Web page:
The Council’s decisions, in general, do not comply with the requirements of sections 13 and 21. In particular, they do not address part 3. The decisions do not make it clear whether relevant records either cannot be found in spite of reasonable searches or do not exist for the purposes of section 15(1)(a), or whether the Council does not hold any such records for the purposes of the FOI Act, or whether such records are exempt under particular substantive provisions of the FOI Act. This lack of clarity is unacceptable.

Upon acceptance of the review, this Office sought copies of the relevant records. The Council provided copies of records it had released to the applicant but none that it had identified and/or withheld in relation to part 3. This Office’s Investigator brought the Council’s attention to the requirements of sections 13 and 21, and to the possible issue to it of a notice under section 23 of the FOI Act. The Investigator asked the Council to firstly confirm whether it had searched for and located records relevant to part 3, and to provide copies of any such records it was withholding.

Arising from various ensuing contacts, the Council’s position is that part 3 covers only records of correspondence relating to the audit. It indicates that it may hold a small amount of correspondence with the now former Councillor of perhaps an HR or finance nature e.g. regarding pension matters or general contacts with former staff. It appears to contend that the applicant is not seeking access to such records. I note that it says it will nonetheless carry out searches for such material.

I do not agree with the Council’s understanding of part 3. It is broader than part 2 and covers any correspondence between it and the Councillor, regardless of its subject matter. Whether such correspondence may be exempt under the substantive provisions of the FOI Act is another matter, but this is not what the Council is contending.

While the applicant is of the view that the Council wilfully misinterpreted the scope of part 3, a review under section 22 does not extend to examining how a body dealt with an FOI request. I will say, however, that part 3 is clearly worded and also that the applicant highlighted the Council’s mistaken approach to it in his internal review application. It is very difficult to understand why the Council continued to interpret part 3 as it did, particularly given that it has been subject to and dealing with FOI since 1998. Equally, and while not part of the review, the Council should be well aware that is not appropriate for it to withhold records merely because they are in draft form or are unapproved, or to make a general reference to the GDPR. Relevant FOI exemptions must be relied upon in relation to any records that exist, and the other provisions of sections 13(2)(d) and 21(5)(c) of the FOI Act complied with.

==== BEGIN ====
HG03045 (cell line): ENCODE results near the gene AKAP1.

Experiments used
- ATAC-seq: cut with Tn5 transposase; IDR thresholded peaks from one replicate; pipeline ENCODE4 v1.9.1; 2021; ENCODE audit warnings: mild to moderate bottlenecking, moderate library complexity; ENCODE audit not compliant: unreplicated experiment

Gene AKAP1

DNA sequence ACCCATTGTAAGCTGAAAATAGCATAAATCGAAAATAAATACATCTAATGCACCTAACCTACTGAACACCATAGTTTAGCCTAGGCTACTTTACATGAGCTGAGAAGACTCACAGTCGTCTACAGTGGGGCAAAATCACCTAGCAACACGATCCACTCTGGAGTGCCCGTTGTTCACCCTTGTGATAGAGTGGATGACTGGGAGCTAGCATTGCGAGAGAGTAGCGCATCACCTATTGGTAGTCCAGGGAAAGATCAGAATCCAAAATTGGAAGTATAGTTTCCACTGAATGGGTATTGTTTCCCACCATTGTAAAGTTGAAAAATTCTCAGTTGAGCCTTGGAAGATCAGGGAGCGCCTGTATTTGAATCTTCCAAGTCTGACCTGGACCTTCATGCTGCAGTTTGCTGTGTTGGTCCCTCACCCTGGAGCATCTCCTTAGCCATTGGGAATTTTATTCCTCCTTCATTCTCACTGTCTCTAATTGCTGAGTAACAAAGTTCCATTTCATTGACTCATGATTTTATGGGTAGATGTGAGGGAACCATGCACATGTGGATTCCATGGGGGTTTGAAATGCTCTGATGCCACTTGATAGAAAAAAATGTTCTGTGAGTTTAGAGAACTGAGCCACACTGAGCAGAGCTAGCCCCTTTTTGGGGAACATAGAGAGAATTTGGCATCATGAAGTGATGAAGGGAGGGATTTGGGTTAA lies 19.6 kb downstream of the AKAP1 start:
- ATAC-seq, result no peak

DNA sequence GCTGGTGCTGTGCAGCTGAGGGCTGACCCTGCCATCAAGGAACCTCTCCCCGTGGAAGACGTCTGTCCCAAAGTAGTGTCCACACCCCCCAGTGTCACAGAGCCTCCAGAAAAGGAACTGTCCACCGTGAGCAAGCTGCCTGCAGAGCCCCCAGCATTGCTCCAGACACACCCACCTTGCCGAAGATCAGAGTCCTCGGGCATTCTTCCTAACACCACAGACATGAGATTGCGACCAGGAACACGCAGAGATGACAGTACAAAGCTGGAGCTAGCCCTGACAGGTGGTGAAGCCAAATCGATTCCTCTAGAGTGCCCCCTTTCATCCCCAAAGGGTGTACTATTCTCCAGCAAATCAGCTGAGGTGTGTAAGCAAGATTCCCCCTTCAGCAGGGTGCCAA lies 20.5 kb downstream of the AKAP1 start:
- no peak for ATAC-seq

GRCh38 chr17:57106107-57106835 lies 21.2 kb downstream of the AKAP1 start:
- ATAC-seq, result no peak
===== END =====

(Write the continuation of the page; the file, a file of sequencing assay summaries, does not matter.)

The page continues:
In the circumstances, the most appropriate decision for me to make is to annul the Council’s decision on part 3 of the request. I direct it to make a fresh decision on the matter in accordance with the provisions of the FOI Act. Should a valid application be received arising from my decision in this case, this Office will endeavour to process that application as quickly as possible.


Having carried out a review under section 22(2) of the FOI Act, I hereby annul the Council’s decision on part 3 of the request. I direct it to carry out a fresh decision making process in respect of this matter, in accordance with the provisions of the FOI Act. The Council should note that it is open to it to commence its fresh decision making processes before expiry of the statutory deadline referred to below.

Right of Appeal

Section 24 of the FOI Act sets out detailed provisions for an appeal to the High Court by a party to a review, or any other person affected by the decision. In summary, such an appeal, normally on a point of law, must be initiated not later than four weeks after notice of the decision was given to the person bringing the appeal.

Deirdre McGoldrick
Senior Investigator